Harassment at work

Unfortunately, workplace harassment is all too common and comes in various forms, some harder to recognise than others.

The Equal Employment Opportunity Commission defines it as unwelcome verbal or physical behaviour that is based on:

If you're being harassed, but it's not based on a protected characteristic, then legally this is classed as bullying at work.

A new bill could make employers liable for third party harassment such as customers and clients. It would also place more responsibility on employers to prevent sexual harassment of their employees.

The bill is called the Worker Protection Bill and has the support of the government due to the prevalence of harassment still happening in the workplace.

As of December 2022, this bill is at report stage in the House of Commons. If passed, it will have to go through the House of Lords and then Royal Assent. Further details to follow as the matter progresses.

For all types of harassment, the behaviour you’re complaining about has to be ‘unwanted conduct’. To prove unwanted conduct in a law setting, it is key to always show the person who is harassing you that it makes you feel a certain way, even if you feel it wasn’t their intentions. This can be as simple as saying 'You're making me feel uncomfortable'.

By verbal or physical behaviour this can be anything from offensive jokes, slurs, name-calling, physical assaults or threats, intimidation, ridicule, insults or offensive pictures.

Often this behaviour goes unreported and continues to be a problem for the victims as we are often unsure of what exactly qualifies as harassment and what to do about it. Sadly, all too often this can ruin a great job and turn a company into a toxic environment that a victim may dread turning up to.

Contrary to some beliefs, these cases aren’t limited to sexual harassment between colleagues, the harasser can be your boss, a supervisor from another department, or even someone who isn’t even employed by the same company. With this in mind , it is interesting to note the victim doesn't necessarily have to be the person being harassed but anyone affected by the harasser’s behaviour.

If you want to file a claim against your harasser, you have to show that your employer tried to prevent the harassing conduct and that the harasser rejected the employer's efforts. If you have reported the problem to your employer and they have not taken due action, you can file a claim against your employer.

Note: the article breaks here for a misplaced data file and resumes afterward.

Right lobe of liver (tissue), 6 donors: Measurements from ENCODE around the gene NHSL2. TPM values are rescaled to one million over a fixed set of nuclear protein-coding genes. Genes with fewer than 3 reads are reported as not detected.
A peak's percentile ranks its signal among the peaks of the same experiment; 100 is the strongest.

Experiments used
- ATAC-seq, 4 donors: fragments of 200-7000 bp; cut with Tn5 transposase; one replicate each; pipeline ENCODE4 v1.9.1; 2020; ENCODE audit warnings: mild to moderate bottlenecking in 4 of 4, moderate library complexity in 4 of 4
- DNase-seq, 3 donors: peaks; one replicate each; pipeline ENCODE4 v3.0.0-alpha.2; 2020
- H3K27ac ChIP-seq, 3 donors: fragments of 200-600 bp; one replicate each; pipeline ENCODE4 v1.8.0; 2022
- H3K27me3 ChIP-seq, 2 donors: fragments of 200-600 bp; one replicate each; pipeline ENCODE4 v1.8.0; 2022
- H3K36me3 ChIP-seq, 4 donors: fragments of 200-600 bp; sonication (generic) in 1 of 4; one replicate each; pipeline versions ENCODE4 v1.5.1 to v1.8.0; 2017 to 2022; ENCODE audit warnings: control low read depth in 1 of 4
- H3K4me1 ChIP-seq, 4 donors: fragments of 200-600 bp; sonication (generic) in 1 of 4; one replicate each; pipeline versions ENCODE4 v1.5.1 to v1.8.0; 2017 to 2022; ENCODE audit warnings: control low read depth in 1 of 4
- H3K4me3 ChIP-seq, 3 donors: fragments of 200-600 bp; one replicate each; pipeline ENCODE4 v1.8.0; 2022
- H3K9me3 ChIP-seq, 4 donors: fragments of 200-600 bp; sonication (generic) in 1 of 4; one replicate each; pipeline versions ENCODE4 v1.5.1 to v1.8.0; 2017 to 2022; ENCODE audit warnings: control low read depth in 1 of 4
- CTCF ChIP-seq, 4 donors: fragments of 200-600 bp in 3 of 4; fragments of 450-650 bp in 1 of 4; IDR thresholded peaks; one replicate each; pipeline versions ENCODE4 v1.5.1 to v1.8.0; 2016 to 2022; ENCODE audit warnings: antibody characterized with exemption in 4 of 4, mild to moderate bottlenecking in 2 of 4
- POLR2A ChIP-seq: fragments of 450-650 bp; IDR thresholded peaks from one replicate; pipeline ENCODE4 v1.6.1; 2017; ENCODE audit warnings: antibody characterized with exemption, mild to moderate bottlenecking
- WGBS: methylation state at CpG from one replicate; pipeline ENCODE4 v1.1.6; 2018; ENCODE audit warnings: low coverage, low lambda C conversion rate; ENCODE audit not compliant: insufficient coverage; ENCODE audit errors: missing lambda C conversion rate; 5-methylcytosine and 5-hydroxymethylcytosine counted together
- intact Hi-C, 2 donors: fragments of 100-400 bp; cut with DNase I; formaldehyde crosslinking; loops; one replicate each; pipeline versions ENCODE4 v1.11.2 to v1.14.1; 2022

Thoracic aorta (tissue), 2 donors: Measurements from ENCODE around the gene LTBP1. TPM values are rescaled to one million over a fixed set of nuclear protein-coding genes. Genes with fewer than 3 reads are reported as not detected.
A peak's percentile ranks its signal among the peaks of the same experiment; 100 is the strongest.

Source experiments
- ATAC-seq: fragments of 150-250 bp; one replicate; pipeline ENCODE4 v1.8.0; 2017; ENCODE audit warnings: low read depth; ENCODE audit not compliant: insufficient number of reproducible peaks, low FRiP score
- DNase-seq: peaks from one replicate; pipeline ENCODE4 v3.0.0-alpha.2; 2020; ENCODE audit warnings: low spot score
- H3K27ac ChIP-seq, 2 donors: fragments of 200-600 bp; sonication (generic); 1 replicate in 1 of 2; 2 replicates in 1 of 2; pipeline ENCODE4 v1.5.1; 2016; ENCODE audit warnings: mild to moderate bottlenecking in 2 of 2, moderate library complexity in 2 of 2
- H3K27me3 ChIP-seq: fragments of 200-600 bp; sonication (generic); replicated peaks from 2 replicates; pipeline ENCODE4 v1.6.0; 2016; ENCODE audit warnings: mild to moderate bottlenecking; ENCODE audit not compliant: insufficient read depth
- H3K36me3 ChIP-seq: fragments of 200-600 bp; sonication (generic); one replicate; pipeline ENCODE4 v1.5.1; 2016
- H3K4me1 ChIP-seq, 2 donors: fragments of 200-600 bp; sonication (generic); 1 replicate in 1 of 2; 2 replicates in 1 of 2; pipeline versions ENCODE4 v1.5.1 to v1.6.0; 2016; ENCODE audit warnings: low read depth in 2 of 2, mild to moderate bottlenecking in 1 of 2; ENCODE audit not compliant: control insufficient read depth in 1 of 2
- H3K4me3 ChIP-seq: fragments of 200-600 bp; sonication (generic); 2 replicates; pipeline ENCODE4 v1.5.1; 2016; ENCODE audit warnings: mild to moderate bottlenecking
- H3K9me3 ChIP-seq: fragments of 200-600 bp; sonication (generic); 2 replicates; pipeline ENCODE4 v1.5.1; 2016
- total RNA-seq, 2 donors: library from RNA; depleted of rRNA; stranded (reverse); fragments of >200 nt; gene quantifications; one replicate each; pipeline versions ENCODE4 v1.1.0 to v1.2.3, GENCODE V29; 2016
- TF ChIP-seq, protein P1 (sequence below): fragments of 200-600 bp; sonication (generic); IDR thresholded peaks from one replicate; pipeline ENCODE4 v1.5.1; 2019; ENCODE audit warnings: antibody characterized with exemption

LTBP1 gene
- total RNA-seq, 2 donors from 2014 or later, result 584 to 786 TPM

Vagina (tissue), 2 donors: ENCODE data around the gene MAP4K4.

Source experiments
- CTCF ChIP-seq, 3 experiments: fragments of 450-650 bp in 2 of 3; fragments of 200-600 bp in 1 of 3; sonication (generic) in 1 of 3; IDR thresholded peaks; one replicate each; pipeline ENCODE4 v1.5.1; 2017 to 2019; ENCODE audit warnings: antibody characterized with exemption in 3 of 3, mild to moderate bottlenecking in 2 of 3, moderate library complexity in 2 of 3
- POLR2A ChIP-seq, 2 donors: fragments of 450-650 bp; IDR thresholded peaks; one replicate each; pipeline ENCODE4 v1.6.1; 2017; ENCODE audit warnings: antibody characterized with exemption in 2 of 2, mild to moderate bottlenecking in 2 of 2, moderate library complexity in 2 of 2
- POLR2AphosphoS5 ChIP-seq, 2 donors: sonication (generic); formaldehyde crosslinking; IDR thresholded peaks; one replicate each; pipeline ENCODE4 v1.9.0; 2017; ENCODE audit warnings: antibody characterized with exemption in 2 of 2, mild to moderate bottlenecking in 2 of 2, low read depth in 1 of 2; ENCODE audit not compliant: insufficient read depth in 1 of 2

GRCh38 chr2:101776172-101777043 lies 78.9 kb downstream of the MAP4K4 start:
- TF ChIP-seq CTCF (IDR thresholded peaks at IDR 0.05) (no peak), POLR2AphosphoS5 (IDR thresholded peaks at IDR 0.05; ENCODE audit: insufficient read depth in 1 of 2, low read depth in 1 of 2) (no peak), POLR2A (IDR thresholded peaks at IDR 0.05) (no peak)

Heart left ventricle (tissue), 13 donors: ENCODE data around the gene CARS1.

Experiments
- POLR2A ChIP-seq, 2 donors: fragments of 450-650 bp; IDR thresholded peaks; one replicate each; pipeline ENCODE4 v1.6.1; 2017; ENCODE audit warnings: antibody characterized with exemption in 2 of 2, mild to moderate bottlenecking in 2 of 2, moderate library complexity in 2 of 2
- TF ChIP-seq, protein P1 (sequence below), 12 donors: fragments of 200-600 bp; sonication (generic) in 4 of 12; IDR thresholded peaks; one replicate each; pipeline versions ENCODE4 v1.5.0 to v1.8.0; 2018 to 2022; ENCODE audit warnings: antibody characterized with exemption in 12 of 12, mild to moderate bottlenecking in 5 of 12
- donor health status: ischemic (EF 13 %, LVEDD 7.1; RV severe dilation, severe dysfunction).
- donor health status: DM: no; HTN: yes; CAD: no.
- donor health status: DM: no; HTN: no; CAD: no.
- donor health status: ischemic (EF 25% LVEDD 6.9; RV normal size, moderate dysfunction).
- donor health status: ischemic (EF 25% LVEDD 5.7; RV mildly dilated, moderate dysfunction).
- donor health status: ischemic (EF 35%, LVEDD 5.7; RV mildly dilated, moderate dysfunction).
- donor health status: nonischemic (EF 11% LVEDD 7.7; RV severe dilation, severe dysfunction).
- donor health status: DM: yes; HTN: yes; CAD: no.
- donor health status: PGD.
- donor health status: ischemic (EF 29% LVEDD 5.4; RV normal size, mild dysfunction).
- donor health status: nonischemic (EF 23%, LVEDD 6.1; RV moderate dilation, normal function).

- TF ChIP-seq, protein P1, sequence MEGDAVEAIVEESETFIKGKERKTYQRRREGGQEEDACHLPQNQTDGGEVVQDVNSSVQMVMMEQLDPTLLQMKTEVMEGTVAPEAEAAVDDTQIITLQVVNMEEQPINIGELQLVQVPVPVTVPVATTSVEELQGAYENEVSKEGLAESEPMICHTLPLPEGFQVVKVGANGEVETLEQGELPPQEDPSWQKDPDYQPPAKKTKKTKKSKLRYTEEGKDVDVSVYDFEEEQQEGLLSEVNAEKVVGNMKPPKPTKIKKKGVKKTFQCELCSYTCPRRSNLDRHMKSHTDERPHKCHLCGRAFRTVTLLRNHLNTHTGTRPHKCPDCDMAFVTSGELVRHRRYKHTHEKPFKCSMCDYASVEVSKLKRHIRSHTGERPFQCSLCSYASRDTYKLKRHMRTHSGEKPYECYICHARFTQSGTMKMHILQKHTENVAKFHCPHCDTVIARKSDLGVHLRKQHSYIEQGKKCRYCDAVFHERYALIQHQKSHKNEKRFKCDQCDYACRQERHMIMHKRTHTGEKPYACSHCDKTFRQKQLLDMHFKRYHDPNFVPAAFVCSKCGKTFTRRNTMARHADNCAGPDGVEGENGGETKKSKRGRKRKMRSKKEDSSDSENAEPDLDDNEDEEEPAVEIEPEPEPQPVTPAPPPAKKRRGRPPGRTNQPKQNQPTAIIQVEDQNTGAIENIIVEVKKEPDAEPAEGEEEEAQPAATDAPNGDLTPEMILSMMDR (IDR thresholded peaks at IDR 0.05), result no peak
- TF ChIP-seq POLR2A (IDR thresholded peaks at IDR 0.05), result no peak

Recently, the Employment Appeal Tribunal upheld that an employer could not rely on 'stale' equality and diversity training.

In the case of Allay (UK) Ltd v Gehlen, the employer had an equal opportunity policy and an anti-bullying and harassment procedure and had carried out both equality and diversity and bullying and harassment training for employees and managers two years and 8 months before the Claimant’s dismissal.

This was deemed to be inadequate as employees harassed the claimant, passed their racism off as 'banter' and management took no action despite being aware of the incidents.

If management have failed to protect your rights, our employment solicitors can help.

Frequently Asked Questions
You don't have to be the victim to report it. You can raise a grievance with your employer if you have witnessed unacceptable behaviour at work, even if it had nothing to do with you. It may even help the person experiencing discrimination for it to be reported by a third party witness, but you should check with them first, in case they feel that raising a grievance could make things worse.
Facing your employment dispute alone can be a daunting experience, our solicitors are experts in employment law. We can arrange a consultation with a solicitor who will set a fee for drafting your letter, alternatively browse our downloadable grievance documents for a cost effective, DIY option.

If you'd like to instruct a solicitor, please get in touch with the following information.
    Date of the last incident
    Date you were dismissed (if applicable)
    Have you been able to find another job? (if applicable)
    A brief background of the alleged offences in the workplace
    A copy of your contract of employment
    A confirmation of your annual gross salary

Have you been affected by workplace harassment?
Tell us about your case and see how we can help.

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